• Personality
 Conscientious and open-minded
• Diversity
• Size of teams
• Member preferences
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Work Design Components
•
•
•
•
•
Freedom
Autonomy
Skill variety
Task identity
Task significance
Enhances motivation
and team effectiveness
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Process Components
• Common plan and
purpose
• Specific goals
• Team efficacy
• Common mental
models
• Low levels of conflict
• Minimized social loafing
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Turning Individuals Into
Team Players
• Selection –
Need employees who have the interpersonal as well
as technical skills
• Training –
Workshops on problem-solving, communications,
negotiation, conflict-management and coaching skills
• Rewards –
Encourage cooperative efforts rather than individual
ones
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Teams Aren’t Always the
Answer: Three Tests
• Complexity of Work:
Can the work be done better by more than one
person?
• Common Purpose:
Does the work create a common purpose or set of
goals for the people in the group that is more than the
aggregate of individual goals?
• Interdependence:
Are the members of the group interdependent?
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Global Implications
Teamwork is less pervasive in the United
States.
Self-managed teams may be difficult to
introduce globally – power distance
problems.
Team cultural diversity creates difficulties in
the short run.
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Implications for Managers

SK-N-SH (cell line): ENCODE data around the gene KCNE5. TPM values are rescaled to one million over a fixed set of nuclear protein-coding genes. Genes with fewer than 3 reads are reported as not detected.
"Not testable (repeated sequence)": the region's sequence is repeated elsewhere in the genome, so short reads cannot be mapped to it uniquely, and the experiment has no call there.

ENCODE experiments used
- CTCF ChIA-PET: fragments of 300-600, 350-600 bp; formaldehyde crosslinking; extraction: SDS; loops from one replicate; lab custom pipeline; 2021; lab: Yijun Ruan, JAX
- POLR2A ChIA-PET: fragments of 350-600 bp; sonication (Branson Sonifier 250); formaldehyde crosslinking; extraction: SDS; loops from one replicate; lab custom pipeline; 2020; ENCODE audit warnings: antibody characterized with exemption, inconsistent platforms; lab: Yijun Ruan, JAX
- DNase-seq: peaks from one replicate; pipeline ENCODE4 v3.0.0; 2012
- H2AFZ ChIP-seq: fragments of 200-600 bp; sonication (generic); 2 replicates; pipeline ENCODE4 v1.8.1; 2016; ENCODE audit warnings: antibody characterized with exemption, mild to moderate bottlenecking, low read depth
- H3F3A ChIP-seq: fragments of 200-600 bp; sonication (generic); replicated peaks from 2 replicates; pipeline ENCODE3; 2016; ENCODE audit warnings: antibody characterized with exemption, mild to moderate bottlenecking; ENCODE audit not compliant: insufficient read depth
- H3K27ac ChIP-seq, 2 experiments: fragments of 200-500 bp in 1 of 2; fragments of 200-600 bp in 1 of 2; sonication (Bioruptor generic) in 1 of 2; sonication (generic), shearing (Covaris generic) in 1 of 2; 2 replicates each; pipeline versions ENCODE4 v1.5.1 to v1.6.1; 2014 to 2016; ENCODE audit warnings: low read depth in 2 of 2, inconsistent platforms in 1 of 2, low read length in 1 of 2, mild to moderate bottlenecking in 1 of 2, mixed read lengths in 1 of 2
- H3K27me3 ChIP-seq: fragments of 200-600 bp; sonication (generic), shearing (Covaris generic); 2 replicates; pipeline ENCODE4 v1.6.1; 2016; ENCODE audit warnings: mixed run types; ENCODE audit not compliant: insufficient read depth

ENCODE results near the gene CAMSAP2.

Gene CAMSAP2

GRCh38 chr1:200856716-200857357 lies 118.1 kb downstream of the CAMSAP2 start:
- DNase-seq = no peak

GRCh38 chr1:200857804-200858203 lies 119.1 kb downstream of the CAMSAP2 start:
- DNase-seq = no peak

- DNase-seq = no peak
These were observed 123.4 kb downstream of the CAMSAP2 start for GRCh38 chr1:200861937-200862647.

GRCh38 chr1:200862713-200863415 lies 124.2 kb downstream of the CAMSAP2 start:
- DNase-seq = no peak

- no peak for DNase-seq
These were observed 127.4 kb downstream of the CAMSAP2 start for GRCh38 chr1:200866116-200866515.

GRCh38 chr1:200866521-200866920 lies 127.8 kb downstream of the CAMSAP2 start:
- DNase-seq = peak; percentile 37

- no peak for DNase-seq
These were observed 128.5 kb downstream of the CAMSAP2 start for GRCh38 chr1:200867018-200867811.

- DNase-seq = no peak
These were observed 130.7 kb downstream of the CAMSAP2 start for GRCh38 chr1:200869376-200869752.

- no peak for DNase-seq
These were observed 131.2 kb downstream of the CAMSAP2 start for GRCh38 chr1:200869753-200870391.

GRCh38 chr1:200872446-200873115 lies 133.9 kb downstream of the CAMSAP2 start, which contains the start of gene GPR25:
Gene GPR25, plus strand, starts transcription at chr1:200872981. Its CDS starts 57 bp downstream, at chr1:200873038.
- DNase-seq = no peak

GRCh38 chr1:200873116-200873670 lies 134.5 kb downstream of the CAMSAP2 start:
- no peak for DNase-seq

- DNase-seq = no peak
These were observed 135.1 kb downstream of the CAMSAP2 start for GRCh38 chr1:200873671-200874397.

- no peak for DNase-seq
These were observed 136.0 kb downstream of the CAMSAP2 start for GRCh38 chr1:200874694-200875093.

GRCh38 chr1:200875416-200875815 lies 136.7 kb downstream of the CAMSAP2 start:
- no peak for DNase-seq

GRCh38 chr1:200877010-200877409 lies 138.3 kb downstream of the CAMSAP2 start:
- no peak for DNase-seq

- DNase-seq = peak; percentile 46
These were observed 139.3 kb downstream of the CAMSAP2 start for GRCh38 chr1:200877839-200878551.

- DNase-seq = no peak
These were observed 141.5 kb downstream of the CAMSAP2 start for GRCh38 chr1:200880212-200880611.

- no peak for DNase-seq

Common characteristics of effective teams:
 Have adequate resources, effective leadership,
a climate of trust, and suitable reward system
 Composed of individuals with technical and
interpersonal skills
 Work provides freedom, autonomy, and
opportunity to use skills
 Members are committed to a common purpose
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Keep in Mind…
• Proper selection of members increases
likelihood of effective teams
• Team should be constructed based on
ability, skill, and applicable member traits
given the situation
• Non-personal conflicts can lead to better
team decisions
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9-20
Summary
1.
Contrasted groups and teams, and analyzed the
growing popularity of using teams in organizations.
2.
Compared and contrasted four types of teams.
3.
Identified the characteristics of effective teams.
4.
Showed how organizations could create team players.
5.
Decided when to use individuals instead of teams.
6.
Showed how the understanding of teams differed in a
global context.
Copyright ©2010 Pearson Education, Inc. Publishing as Prentice Hall
9-21
All rights reserved. No part of this publication may be
reproduced, stored in a retrieval system, or transmitted,
in any form or by any means, electronic, mechanical,
photocopying, recording, or otherwise, without the prior
written permission of the publisher. Printed in the
United States of America.
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9-22